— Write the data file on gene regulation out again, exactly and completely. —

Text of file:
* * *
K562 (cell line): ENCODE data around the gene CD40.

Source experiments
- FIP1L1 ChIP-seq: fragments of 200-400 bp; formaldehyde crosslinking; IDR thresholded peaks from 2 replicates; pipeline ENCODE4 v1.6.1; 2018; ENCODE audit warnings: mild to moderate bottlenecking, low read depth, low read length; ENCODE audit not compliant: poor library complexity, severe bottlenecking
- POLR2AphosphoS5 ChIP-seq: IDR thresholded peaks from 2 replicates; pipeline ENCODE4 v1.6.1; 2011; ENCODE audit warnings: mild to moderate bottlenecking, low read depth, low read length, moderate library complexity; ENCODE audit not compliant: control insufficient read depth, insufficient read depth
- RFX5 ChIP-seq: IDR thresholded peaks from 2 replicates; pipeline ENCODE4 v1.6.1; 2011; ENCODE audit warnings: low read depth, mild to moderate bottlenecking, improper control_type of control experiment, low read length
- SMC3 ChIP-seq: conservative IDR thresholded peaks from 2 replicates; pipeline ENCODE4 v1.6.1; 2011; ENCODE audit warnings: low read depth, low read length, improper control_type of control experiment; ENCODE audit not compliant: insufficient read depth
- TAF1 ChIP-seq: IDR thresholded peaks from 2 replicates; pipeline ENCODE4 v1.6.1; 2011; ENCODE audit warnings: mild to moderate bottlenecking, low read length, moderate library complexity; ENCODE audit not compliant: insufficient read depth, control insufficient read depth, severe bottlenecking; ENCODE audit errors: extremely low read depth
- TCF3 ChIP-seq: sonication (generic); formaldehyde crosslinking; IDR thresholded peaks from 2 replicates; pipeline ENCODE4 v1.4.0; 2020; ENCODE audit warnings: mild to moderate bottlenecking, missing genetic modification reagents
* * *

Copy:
K562 (cell line): ENCODE data around the gene CD40.

Source experiments
- FIP1L1 ChIP-seq: fragments of 200-400 bp; formaldehyde crosslinking; IDR thresholded peaks from 2 replicates; pipeline ENCODE4 v1.6.1; 2018; ENCODE audit warnings: mild to moderate bottlenecking, low read depth, low read length; ENCODE audit not compliant: poor library complexity, severe bottlenecking
- POLR2AphosphoS5 ChIP-seq: IDR thresholded peaks from 2 replicates; pipeline ENCODE4 v1.6.1; 2011; ENCODE audit warnings: mild to moderate bottlenecking, low read depth, low read length, moderate library complexity; ENCODE audit not compliant: control insufficient read depth, insufficient read depth
- RFX5 ChIP-seq: IDR thresholded peaks from 2 replicates; pipeline ENCODE4 v1.6.1; 2011; ENCODE audit warnings: low read depth, mild to moderate bottlenecking, improper control_type of control experiment, low read length
- SMC3 ChIP-seq: conservative IDR thresholded peaks from 2 replicates; pipeline ENCODE4 v1.6.1; 2011; ENCODE audit warnings: low read depth, low read length, improper control_type of control experiment; ENCODE audit not compliant: insufficient read depth
- TAF1 ChIP-seq: IDR thresholded peaks from 2 replicates; pipeline ENCODE4 v1.6.1; 2011; ENCODE audit warnings: mild to moderate bottlenecking, low read length, moderate library complexity; ENCODE audit not compliant: insufficient read depth, control insufficient read depth, severe bottlenecking; ENCODE audit errors: extremely low read depth
- TCF3 ChIP-seq: sonication (generic); formaldehyde crosslinking; IDR thresholded peaks from 2 replicates; pipeline ENCODE4 v1.4.0; 2020; ENCODE audit warnings: mild to moderate bottlenecking, missing genetic modification reagents